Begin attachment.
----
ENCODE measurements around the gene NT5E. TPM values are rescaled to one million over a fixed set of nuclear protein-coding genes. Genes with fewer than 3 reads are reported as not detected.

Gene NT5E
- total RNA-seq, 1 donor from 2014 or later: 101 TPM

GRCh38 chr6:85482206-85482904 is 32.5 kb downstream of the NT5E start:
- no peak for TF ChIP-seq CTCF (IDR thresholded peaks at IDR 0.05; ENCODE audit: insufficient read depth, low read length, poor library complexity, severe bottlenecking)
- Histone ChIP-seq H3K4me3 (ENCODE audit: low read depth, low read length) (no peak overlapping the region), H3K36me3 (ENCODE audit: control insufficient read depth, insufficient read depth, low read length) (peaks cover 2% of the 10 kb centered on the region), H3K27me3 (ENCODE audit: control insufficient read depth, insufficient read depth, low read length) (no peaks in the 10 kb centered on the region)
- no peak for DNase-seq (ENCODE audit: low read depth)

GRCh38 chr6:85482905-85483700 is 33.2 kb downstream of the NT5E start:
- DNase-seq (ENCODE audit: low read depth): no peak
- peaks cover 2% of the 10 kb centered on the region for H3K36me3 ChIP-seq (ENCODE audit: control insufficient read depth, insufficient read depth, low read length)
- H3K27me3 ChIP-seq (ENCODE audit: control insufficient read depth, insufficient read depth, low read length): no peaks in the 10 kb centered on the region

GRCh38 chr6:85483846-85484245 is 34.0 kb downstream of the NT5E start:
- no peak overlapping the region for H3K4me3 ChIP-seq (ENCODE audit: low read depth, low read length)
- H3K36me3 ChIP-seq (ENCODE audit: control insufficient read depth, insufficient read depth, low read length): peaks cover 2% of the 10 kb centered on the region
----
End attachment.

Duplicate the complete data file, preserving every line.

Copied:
ENCODE measurements around the gene NT5E. TPM values are rescaled to one million over a fixed set of nuclear protein-coding genes. Genes with fewer than 3 reads are reported as not detected.

Gene NT5E
- total RNA-seq, 1 donor from 2014 or later: 101 TPM

GRCh38 chr6:85482206-85482904 is 32.5 kb downstream of the NT5E start:
- no peak for TF ChIP-seq CTCF (IDR thresholded peaks at IDR 0.05; ENCODE audit: insufficient read depth, low read length, poor library complexity, severe bottlenecking)
- Histone ChIP-seq H3K4me3 (ENCODE audit: low read depth, low read length) (no peak overlapping the region), H3K36me3 (ENCODE audit: control insufficient read depth, insufficient read depth, low read length) (peaks cover 2% of the 10 kb centered on the region), H3K27me3 (ENCODE audit: control insufficient read depth, insufficient read depth, low read length) (no peaks in the 10 kb centered on the region)
- no peak for DNase-seq (ENCODE audit: low read depth)

GRCh38 chr6:85482905-85483700 is 33.2 kb downstream of the NT5E start:
- DNase-seq (ENCODE audit: low read depth): no peak
- peaks cover 2% of the 10 kb centered on the region for H3K36me3 ChIP-seq (ENCODE audit: control insufficient read depth, insufficient read depth, low read length)
- H3K27me3 ChIP-seq (ENCODE audit: control insufficient read depth, insufficient read depth, low read length): no peaks in the 10 kb centered on the region

GRCh38 chr6:85483846-85484245 is 34.0 kb downstream of the NT5E start:
- no peak overlapping the region for H3K4me3 ChIP-seq (ENCODE audit: low read depth, low read length)
- H3K36me3 ChIP-seq (ENCODE audit: control insufficient read depth, insufficient read depth, low read length): peaks cover 2% of the 10 kb centered on the region